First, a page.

February 11

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The 5 Dysfunctions Of A Team: summary, review and hidden limitations

If you want to take your team from good to great, you need to rethink the assumptions and mental models that are keeping you stuck at good.

When we find new and more powerful ways of thinking about teams, new avenues and opportunities become clearer.

One of the mental models that has quite probably found its way into your mind in one form or another, is that of Patrick Lencioni’s “The Five Dysfunctions of a Team”, a best-selling business book originally published in 2002 that had a profound impact on the team development world.

Here’s the plot:

  • It’s a fictional story of a new CEO, Kathryn Peterson, a seasoned executive who takes over a young Silicon Valley company called DecisionTech, Inc.
  • The company once was thought of as the next great organisation to emerge from Silicon Valley. However, the company starts to experience issues. Deadlines are missed and key executives and employees leave the company.
  • The book describes her experience as she tries to lead her new team, and it explores the fundamental causes of organisational politics and team failure.

More...

The story introduces a new model for team work, the 5 Dysfunctions of a Team Model, which has been widely used, adapted and bastardised to a framework for team development workshops around the world.

There are some helpful ideas in the model. However, there’s also some dangerous and misleading assumptions and some major omissions. Understanding these gaps will generate a breakthrough in how you develop teams.

So, in this article we:

  • review the 5 Dysfunctions Of A Team book and model
  • flesh out some of the key points
  • start to identify the problems, distortions and omissions from the model

PART 1: The 5 Dysfunctions Of A Team: Summary


The 5 dysfunctions of a team are normally depicted as a pyramid, thus:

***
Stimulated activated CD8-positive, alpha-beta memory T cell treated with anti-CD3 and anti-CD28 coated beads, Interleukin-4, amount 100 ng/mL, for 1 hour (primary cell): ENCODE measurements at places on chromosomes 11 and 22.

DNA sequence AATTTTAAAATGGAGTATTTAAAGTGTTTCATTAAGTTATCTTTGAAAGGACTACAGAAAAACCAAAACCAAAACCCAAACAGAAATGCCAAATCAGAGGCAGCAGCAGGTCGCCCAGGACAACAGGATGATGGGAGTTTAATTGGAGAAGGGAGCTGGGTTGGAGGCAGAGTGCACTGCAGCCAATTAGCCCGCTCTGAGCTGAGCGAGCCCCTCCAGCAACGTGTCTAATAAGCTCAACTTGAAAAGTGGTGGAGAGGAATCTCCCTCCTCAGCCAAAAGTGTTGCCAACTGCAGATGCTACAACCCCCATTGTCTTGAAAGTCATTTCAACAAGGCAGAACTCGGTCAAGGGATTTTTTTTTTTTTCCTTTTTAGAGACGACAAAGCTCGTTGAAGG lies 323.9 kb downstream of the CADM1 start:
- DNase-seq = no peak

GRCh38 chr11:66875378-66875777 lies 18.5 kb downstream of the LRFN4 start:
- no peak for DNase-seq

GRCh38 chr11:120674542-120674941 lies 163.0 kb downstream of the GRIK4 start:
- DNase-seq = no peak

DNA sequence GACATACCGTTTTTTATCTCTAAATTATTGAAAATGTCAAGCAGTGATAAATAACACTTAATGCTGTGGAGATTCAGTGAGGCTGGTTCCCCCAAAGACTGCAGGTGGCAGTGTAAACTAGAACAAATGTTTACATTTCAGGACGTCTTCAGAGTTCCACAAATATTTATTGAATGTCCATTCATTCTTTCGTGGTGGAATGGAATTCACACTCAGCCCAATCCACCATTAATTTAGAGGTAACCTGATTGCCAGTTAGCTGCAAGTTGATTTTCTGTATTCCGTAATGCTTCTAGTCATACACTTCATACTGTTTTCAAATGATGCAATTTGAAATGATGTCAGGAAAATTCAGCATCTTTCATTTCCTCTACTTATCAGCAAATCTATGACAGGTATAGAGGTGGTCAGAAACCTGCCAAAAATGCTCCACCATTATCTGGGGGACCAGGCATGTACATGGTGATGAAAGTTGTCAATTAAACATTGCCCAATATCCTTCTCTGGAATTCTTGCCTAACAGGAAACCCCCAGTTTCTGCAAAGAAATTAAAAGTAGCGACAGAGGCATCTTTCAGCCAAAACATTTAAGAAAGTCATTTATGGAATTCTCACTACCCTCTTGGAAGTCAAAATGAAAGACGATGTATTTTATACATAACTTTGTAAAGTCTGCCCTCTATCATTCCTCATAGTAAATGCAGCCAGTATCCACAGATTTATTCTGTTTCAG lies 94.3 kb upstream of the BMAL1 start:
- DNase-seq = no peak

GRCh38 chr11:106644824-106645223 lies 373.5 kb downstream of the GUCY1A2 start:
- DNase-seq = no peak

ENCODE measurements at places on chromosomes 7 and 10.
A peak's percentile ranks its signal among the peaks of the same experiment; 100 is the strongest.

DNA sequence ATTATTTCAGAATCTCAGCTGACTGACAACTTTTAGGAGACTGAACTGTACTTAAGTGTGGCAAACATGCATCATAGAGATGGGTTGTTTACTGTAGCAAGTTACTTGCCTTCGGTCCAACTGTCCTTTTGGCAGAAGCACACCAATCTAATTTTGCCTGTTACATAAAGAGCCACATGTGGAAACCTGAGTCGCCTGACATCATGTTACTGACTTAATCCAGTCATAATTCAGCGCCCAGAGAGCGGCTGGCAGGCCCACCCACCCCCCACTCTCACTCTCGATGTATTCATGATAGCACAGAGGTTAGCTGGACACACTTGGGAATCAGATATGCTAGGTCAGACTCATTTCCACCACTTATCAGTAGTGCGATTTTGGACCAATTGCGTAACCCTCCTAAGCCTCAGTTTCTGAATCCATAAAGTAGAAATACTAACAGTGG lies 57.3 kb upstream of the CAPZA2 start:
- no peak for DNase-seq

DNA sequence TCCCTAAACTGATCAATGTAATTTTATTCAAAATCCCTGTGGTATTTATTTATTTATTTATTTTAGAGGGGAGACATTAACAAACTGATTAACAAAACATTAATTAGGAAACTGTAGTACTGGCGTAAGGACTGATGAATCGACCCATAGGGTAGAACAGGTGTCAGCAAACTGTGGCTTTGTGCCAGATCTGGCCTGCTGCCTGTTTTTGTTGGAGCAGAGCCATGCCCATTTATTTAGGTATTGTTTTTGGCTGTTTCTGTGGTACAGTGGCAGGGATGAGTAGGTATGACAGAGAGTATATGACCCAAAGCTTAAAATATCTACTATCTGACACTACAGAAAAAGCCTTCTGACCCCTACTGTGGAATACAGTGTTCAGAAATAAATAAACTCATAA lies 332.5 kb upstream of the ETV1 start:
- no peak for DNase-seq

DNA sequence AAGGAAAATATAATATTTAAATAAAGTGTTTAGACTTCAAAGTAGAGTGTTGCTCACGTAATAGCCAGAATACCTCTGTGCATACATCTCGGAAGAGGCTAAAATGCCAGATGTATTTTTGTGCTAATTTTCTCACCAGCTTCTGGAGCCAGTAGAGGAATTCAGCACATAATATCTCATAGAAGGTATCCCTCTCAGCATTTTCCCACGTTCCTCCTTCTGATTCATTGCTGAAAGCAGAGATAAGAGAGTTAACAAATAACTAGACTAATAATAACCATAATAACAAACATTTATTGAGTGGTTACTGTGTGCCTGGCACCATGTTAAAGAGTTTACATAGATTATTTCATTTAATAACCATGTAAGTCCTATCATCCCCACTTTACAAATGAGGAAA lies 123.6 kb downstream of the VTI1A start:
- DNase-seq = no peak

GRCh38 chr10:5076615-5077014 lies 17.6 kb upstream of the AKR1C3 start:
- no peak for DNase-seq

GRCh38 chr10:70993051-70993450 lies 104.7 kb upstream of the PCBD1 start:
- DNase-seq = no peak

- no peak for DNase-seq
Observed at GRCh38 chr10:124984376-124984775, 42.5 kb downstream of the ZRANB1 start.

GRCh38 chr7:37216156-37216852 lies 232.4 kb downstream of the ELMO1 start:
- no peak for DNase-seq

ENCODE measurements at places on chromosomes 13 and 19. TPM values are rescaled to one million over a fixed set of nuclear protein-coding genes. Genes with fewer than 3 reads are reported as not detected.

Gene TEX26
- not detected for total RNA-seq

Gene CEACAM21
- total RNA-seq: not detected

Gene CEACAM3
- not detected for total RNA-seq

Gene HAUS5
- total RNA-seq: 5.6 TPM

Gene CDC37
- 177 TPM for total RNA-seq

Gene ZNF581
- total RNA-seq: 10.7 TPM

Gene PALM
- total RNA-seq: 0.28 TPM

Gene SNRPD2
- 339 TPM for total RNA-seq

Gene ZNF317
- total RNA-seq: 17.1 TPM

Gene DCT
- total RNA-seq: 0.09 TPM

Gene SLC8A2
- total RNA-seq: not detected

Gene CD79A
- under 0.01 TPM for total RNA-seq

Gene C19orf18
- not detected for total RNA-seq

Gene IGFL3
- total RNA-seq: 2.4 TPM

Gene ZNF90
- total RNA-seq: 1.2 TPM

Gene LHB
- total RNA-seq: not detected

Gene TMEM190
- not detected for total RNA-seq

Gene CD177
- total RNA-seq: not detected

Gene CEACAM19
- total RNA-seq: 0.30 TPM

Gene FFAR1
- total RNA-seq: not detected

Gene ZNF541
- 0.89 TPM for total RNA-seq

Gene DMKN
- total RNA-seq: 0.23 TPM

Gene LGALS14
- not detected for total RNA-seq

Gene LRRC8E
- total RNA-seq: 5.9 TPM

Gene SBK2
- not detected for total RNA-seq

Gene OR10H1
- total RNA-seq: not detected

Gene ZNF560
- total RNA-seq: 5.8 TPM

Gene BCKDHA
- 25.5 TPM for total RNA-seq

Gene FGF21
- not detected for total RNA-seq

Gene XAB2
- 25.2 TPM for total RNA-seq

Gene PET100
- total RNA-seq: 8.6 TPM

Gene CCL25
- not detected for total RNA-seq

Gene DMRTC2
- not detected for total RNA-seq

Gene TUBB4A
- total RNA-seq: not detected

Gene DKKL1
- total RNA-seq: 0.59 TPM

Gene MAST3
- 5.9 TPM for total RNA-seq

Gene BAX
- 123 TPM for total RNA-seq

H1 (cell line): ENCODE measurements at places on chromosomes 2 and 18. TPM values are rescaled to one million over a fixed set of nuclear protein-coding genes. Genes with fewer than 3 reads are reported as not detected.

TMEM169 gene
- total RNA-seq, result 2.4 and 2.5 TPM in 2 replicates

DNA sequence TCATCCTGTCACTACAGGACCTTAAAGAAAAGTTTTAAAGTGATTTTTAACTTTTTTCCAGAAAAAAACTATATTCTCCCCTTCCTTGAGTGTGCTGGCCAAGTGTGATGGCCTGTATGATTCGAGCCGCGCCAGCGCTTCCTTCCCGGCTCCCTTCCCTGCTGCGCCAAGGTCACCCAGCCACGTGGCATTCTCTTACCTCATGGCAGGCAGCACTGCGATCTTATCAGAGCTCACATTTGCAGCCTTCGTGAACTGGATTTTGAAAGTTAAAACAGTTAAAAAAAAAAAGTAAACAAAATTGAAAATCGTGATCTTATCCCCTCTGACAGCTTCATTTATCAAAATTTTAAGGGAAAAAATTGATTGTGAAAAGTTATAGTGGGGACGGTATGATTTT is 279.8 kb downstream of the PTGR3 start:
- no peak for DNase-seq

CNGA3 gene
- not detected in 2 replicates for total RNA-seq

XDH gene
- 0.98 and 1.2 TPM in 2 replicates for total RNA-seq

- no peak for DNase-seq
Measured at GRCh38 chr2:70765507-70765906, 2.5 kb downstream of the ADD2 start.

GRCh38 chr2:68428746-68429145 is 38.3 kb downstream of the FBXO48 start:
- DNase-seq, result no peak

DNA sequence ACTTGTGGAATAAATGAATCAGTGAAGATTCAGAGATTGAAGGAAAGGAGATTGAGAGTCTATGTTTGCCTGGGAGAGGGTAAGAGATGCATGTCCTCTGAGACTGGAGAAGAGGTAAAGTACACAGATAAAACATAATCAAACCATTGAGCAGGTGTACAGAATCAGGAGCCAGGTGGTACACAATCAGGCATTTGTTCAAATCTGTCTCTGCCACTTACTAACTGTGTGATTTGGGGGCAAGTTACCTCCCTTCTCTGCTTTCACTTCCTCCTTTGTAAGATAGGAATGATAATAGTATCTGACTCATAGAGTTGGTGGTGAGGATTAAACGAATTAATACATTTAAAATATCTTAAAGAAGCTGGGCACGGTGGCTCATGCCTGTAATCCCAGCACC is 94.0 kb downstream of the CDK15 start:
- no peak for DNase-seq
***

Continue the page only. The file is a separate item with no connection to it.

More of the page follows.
Five Dsyfunctions Of A Team Lencioni Pyramid

The dysfunctions “stack” on each other, meaning that you need to resolve the “lower layers” before having a chance to resolve the higher layers.

Absence of Trust: The 1st of the 5 dysfunctions of a team

The first of the 5 dysfunctions of a team is the absence of trust between the members.

Lencioni rightly distinguishes between two types of trust, which I will call “transactional trust” and “relational (vulnerability-based) trust”.

  • Transactional trust is “I trust that you will do what you say”. That’s important, but the deeper issue relates to relational trust - which is at the core of the first dysfunction.
  • Relational, vulnerability-based trust, means “I trust that I can share fear, failures and doubt with you and not have it used against me. I trust that you are on my side.”

So the first dysfunction occurs when teams are so focused on transactional interactions that they haven’t built the deeper relationships of trust that will be needed when external stresses and pressures mount.

A team needs to be able to have a full-on intellectual debate around ideas, principles, approaches and strategies - and to put their cards confidently on the table.

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Fear of Conflict: The 2nd of the 5 dysfunctions of a team

You see, if teams don’t have relational trust, there will be a fear of conflict, and this, perhaps surprisingly, the 2nd of the 5 dysfunctions of a team.